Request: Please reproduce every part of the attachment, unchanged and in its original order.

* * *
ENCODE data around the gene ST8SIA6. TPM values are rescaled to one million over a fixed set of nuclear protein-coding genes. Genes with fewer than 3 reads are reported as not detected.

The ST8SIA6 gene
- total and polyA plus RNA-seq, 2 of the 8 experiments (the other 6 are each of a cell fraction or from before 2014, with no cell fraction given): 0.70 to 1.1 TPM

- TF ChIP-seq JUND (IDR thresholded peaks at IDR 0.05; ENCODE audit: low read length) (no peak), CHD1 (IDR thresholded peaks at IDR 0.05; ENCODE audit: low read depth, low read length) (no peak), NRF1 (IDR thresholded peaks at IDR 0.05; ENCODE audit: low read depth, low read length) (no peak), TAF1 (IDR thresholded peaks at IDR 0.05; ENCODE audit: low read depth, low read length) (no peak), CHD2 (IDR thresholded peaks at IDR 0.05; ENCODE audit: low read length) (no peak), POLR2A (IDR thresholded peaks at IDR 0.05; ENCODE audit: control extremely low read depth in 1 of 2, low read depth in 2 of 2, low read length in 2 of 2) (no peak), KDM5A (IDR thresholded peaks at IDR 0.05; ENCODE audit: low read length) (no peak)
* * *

ENCODE data around the gene ST8SIA6. TPM values are rescaled to one million over a fixed set of nuclear protein-coding genes. Genes with fewer than 3 reads are reported as not detected.

The ST8SIA6 gene
- total and polyA plus RNA-seq, 2 of the 8 experiments (the other 6 are each of a cell fraction or from before 2014, with no cell fraction given): 0.70 to 1.1 TPM

- TF ChIP-seq JUND (IDR thresholded peaks at IDR 0.05; ENCODE audit: low read length) (no peak), CHD1 (IDR thresholded peaks at IDR 0.05; ENCODE audit: low read depth, low read length) (no peak), NRF1 (IDR thresholded peaks at IDR 0.05; ENCODE audit: low read depth, low read length) (no peak), TAF1 (IDR thresholded peaks at IDR 0.05; ENCODE audit: low read depth, low read length) (no peak), CHD2 (IDR thresholded peaks at IDR 0.05; ENCODE audit: low read length) (no peak), POLR2A (IDR thresholded peaks at IDR 0.05; ENCODE audit: control extremely low read depth in 1 of 2, low read depth in 2 of 2, low read length in 2 of 2) (no peak), KDM5A (IDR thresholded peaks at IDR 0.05; ENCODE audit: low read length) (no peak)